Reboot Illinois' Madeleine Doubek looked at five new or increased taxes Illinois and Chicago residents could be subjected to by the end of the summer:
If you happen to live in Chicago, you could easily be facing four or five tax increases.
1. Chicago just started imposing a 9 percent tax on audio and video streaming services including Netflix and Spotify. If you're a minimum wage worker, that ought to take a nice bite out of the minimum wage increase to $10 an hour the city's politicians were so pleased to give you.
2. Chicago and suburban Cook County residents could be paying a higher sales tax in short order as Cook County Board President Toni Preckwinkle tries to persuade a majority of county commissioners to put back on the one-cent increase she built her first campaign around dumping. Preckwinkle says she is pursuing the tax increase because she can't get state lawmakers to sign off on her pension reform plan for the county.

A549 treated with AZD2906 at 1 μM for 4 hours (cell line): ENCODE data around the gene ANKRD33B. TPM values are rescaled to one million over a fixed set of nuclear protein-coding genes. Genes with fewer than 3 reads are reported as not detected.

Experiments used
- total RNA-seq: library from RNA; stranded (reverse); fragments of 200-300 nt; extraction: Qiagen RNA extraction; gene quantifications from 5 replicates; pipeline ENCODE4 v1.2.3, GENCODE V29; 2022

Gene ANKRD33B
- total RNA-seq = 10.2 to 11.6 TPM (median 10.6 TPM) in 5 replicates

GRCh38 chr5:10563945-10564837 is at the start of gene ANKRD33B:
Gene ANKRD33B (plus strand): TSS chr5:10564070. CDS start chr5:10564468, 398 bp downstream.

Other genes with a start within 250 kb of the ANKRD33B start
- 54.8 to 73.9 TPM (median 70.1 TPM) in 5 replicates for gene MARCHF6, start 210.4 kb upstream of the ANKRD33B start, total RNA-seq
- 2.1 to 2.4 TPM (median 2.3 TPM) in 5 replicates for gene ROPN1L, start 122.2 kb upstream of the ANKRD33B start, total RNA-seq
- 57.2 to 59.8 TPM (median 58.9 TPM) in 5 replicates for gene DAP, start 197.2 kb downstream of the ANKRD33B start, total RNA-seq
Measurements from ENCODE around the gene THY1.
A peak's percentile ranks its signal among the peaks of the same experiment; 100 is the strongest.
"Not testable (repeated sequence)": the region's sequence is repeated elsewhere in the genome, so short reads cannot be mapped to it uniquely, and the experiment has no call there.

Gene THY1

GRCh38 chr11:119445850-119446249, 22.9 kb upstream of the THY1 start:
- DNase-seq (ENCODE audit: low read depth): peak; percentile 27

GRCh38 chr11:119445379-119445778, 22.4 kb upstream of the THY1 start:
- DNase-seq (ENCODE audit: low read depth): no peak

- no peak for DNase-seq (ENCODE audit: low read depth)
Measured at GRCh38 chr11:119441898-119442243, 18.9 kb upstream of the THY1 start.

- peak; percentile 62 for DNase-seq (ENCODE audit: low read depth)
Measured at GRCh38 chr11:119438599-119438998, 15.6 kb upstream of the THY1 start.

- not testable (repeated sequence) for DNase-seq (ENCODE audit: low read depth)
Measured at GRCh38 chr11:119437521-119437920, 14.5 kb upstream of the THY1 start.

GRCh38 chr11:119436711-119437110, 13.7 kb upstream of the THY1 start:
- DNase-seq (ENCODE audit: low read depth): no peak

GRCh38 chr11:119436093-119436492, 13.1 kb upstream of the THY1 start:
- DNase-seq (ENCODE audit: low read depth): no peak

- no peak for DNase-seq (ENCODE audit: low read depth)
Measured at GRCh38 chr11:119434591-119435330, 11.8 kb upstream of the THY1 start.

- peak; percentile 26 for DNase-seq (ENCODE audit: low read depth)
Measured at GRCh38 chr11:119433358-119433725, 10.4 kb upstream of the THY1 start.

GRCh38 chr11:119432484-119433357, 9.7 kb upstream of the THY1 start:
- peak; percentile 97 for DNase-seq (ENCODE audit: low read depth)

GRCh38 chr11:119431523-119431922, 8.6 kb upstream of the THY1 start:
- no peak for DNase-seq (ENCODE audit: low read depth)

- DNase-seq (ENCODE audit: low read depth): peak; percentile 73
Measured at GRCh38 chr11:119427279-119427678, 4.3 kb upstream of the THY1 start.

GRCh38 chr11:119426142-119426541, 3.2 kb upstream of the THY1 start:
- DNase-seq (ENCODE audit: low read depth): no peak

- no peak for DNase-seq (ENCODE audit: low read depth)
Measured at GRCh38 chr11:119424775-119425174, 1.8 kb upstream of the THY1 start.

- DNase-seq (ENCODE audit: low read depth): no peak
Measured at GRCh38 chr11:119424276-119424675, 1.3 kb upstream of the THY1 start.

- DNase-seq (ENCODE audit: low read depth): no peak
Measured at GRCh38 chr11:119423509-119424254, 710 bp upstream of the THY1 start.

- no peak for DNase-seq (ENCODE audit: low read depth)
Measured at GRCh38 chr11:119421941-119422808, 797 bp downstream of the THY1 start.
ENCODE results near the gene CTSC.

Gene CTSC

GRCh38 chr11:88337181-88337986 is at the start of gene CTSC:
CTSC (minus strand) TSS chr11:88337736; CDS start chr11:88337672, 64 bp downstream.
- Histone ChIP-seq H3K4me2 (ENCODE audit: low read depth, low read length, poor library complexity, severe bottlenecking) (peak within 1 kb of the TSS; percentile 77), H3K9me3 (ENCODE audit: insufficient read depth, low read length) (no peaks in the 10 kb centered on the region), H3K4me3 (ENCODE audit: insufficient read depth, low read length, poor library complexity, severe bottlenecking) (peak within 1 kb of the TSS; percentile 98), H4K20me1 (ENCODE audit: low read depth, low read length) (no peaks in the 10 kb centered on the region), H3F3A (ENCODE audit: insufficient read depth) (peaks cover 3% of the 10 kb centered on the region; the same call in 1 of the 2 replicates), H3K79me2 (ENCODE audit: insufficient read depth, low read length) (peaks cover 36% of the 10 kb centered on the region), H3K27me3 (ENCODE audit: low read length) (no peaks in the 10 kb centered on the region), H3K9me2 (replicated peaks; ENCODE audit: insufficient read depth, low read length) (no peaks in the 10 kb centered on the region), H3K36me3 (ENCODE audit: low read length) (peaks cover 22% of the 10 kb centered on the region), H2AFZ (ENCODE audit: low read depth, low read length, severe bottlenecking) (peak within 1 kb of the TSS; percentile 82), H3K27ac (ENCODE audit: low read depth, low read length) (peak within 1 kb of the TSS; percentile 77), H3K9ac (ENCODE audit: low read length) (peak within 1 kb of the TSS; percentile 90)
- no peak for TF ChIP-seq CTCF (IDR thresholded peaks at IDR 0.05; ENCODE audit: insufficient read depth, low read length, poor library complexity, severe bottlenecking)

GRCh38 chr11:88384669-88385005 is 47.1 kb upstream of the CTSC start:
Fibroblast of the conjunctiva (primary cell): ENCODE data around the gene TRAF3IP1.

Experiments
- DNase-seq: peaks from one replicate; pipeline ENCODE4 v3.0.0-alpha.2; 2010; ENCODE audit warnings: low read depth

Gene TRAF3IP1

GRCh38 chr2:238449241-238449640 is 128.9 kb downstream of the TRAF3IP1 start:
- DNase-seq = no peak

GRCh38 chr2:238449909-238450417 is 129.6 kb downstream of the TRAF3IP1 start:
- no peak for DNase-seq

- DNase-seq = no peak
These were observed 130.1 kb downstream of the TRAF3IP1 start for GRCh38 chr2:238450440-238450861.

3.Meanwhile, Chicago Mayor Rahm Emanuel is talking about a property tax hike of up to $250 million for public schools and, Crain's Chicago Business notes, he could need at least another $328.6 million to cover Chicago police and fire pension funds, too. Property tax experts considered a range of options and projected the public safety pension funds could require tax hikes that ranged from $77 to $224 for the owner of a $250,000 home, depending on who it's structured. Chicago is the biggest, but we know there are scores of other communities around Illinois with police and fire pension funds also in dire straits.
4. And then there's Illinois. Perhaps you've been caught up in the bluster between Republican Gov. Bruce Rauner and Democratic House Speaker Michael Madigan and you've been enjoying picking sides rather than picking apart the policy?
Well, pick at this: a tax increase sure seems to be baked into whatever resolution may come, whenever that might be.
Check out Reboot Illinois to find out what Doubek says all these new taxes mean.
Illinoisans won't know exactly what'll be going on with their taxes in the coming year until the governor and the General Assembly come to a budget agreement in Springfield. So far, there is no end in sight, and the state government shutdown is starting to negatively impact Illinois residents who need the most help from the state.
Check out Reboot Illinois to find out how unavailable funding is affecting Illinois' foster children, disabled and poor residents.